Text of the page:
"But some one will say perhaps, 'Shall there, then, be no progress in Christ's Church?' Certainly; all possible progress. For what being is there, so envious of men, so full of hatred to God, who would seek to forbid it? Yet on condition that it be real progress, not alteration of the faith. For progress requires that the subject be enlarged in itself, alternation, that it be transformed into something else. The intelligence, then, the knowledge, the wisdom, as well of individuals as of all, as well of one man as of the whole Church, ought, in the course of ages and centuries, to increase and make much and vigorous progress; but yet only in its own kind; that is to say, in the same doctrine, in the same sense, and in the same meaning.
 The growth of religion in the soul must be analogous to the growth of the body, which, though in process of years it is developed and attains its full size, yet remains still the same. There is a wide difference between the flower of youth and the maturity of age; yet they who were once young are still the same now that they have become old, insomuch that though the stature and outward form of the individual are changed, yet his nature is one and the same, his person is one and the same. An infant's limbs are small, a young man's large, yet the infant and the young man are the same. Men when full grown have the same number of joints that they had when children; and if there be any to which mature age has given birth, these were already present in embryo, so that nothing new is produced in them when old which was not already latent in them when children. This, then, is undoubtedly a true and legitimate rule of progress, this the established and most beautiful order of growth, that mature age ever develops in the man those parts and forms which the wisdom of the Creator had already framed beforehand in the infant. Whereas, if the human form were changed into some shape belonging to another kind, or at any rate, if the number of its limbs were increased or diminished, the result would be that the whole body would become either a wreck or a monster, or, at the least, would be impaired and enfeebled.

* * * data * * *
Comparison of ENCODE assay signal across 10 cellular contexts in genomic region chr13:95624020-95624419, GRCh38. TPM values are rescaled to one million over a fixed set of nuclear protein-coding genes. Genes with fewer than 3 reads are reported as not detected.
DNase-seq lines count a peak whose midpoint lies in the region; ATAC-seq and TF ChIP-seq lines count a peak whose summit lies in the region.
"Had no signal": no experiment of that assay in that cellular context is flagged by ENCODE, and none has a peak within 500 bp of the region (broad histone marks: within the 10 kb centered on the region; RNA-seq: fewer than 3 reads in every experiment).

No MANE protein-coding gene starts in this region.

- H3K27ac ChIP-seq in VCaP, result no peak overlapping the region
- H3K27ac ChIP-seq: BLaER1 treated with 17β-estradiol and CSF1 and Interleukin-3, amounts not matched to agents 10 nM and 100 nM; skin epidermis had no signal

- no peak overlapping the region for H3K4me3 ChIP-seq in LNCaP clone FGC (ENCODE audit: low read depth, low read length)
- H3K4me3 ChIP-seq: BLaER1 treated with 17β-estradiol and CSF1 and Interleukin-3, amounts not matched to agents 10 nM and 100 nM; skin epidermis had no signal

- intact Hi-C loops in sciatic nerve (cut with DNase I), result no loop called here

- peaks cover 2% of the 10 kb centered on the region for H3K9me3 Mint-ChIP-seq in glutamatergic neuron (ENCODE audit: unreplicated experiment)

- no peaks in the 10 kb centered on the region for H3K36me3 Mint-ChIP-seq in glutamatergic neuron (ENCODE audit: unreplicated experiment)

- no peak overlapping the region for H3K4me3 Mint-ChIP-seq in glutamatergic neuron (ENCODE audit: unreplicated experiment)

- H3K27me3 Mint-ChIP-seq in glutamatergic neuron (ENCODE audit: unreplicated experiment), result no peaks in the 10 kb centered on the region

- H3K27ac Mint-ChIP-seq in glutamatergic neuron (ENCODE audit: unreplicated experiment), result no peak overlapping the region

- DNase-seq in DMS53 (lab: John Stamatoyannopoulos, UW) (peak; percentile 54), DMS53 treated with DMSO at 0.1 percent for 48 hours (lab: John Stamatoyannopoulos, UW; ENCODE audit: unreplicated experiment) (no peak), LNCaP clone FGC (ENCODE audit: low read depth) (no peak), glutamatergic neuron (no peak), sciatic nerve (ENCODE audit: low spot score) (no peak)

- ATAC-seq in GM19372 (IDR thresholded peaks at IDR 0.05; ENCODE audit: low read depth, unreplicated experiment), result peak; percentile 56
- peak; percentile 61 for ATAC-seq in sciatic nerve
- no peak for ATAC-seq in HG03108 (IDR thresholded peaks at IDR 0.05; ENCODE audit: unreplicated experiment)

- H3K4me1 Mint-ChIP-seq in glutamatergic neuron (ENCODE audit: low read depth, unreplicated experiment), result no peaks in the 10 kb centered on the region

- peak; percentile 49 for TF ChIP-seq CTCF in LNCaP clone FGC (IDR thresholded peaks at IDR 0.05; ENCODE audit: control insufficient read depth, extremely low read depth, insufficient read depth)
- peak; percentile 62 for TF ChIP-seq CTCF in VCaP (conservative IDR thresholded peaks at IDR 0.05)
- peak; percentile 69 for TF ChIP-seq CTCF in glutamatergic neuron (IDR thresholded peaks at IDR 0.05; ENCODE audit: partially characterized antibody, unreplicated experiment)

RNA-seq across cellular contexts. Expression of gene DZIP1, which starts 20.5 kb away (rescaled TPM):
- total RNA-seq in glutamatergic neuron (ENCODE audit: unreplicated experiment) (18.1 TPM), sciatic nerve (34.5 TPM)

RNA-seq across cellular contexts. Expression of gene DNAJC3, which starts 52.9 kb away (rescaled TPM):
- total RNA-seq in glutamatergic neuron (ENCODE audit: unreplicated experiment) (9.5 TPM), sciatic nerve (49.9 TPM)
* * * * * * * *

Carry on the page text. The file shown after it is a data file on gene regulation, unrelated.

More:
In like manner, it behooves Christian doctrine to follow the same laws of progress, so as to be consolidated by years, enlarged by time, refined by age, and yet, withal, to continue uncorrupt and unadulterated, complete and perfect in all the measurement of its parts, and so to speak, in all its proper members and senses, admitting no change, no waste of its distinctive property, no variation in its limits.